Web Tier Technologies

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Nov 17, 2013 (3 years and 8 months ago)

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Web Tier Technologies

July 14, 2010


Introduction


Web Tier JEE Patterns


Web Container


Servlets


JSP & JSTL


Expression Language


Java Server Faces

Agenda

July 14, 2010


Intercepting Filter


Front Controller


Context Object


Application Controller


View Helper


Composite View


Service to Worker


Dispatcher View


Web Tier JEE patterns

July 14, 2010


Request based MVC framework


Aware of HttpServletRequest


Struts, Spring MVC



Component based MVC framework


JSF, Wicket, Tapestry

Web Tier Architectural Pattern

July 14, 2010

Model View Controller
-

separation of concerns

July 14, 2010

Model View Controller


Features of MVC 1

Html or jsp files are used to code the presentation. To retrieve the data JavaBean can be used. In MVC1
architecture all the view, control elements are implemented using Servlets or Jsp.

In MVC1 there is tight coupling between page and model as data access is usually done using Custom tag or
through java bean call.


Features of MVC 2

The MVC2 architecture removes the page centric property of MVC1 architecture by separating Presentation, control
logic and the application state.

In MVC2 architecture there is only one controller which receives all the request for the application and is responsible
for taking appropriate action in response to each request.

July 14, 2010

View Type


Controller based View


HTML tag mixed with Java code within Servlet


Template based View


JSP


Freemarker


Velocity


WebMacro


July 14, 2010

Web application framework


Apache Struts


Spring MVC


Apache Tapestry


Apache Wicket


Java Server Faces


Grails


Google web
toolki


JBoss

Seam


Zk


AppFuse


FormEngine


Hamlet


OpenXava


Ztemplates


WaveMaker


Toolkit



July 14, 2010

Containers

Java EE architecture has different containers:


A Web Container for hosting Java Servlets
and JSP pages.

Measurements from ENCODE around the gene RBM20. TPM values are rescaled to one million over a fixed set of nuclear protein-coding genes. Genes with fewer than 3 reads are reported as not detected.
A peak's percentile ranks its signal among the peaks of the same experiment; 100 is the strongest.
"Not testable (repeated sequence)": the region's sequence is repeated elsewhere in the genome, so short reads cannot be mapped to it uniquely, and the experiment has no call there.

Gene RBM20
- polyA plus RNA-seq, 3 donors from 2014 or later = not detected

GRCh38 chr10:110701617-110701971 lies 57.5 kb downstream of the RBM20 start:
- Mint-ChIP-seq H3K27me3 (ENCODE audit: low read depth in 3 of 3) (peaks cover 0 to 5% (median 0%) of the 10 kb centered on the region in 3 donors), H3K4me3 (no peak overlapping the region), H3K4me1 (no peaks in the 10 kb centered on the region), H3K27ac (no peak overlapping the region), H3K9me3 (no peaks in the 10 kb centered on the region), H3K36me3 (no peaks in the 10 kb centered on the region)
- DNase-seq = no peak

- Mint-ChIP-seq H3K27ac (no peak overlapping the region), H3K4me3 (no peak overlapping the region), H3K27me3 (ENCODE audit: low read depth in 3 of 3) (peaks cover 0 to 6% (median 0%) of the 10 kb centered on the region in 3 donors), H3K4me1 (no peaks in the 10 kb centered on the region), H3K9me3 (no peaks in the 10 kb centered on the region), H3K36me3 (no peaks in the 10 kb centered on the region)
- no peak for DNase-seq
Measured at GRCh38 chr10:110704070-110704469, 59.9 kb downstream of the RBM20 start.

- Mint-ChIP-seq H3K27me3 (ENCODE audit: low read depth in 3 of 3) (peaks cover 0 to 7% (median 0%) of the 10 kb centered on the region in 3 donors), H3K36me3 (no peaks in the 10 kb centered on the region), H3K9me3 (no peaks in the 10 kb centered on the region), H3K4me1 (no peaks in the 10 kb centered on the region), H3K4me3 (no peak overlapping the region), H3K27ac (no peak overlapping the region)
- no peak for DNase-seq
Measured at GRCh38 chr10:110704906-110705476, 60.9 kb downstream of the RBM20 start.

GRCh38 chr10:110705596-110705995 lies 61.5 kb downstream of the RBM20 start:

A EJB container for hosting Enterprise
JavaBean components.


An applet container to run applets,


An application client container for running
standard Java application clients.

What is a Container ?


Containers are the interface between a
component and the low
-
level platform
specific functionality that supports the
component.

How does it work


Container settings are specified for each
component during assembly process
before deployment.

What do I get


Support for security, transaction
management, JNDI lookup, Remote
connectivity.


July 14, 2010

Web Container Example


Apache Tomcat


Resin


Jetty


Apache Geronimo Application Server


Jboss Application Server


Weblogic Application Server


Websphere Application Server


Tc server


NetWeaver


July 14, 2010

Web Container


The Web container is the part of the application server in which Web application components run.



Web application components include servlets, JSP files, and HTML files.


The Web container processes the web components. Each application server runtime has one logical Web
container, which can be modified, but not created or removed. Each Web container provides the following.



Communications support


Lifecycle management


Multi
-
threading support


Declarative security


JSP Support


July 14, 2010

Web Container Contd..



Every web app contains a deployment descriptor called web.xml



It describes the web application to the servlet container.



It is an XML file

Web Application Property

Short Description

Servlet Declarations

Used to specify servlet properties

Servlet Mappings

Used to specify URL to servlet mapping.

Application Lifecycle Listener classes

Used to specify listener classes for HttpSession
-
Events and ServletContextAttributeEvent

ServletContext Init Parameters

Used to specify initialization parameters for the web application

Error Pages

Used to specify error pages for error conditions

Session Configuration

Used to specify session timeout

Security Constraints

Used to specify security requirements of the web application

Tag libraries

Used to specify the tag libraries required by JSP Pages

Welcome File list

Used to specify the welcome files for the web Application

Filter Definitions and Filter Mappings

Used to specify the filter

MIME Type Mappings

Used to specify MIME types for common file extensions.

JNDI names

Used to specify JNDI names of the EJBs

July 14, 2010

Sample Web.xml

July 14, 2010

A Servlet is a java technology
-
based Web component, managed by a container,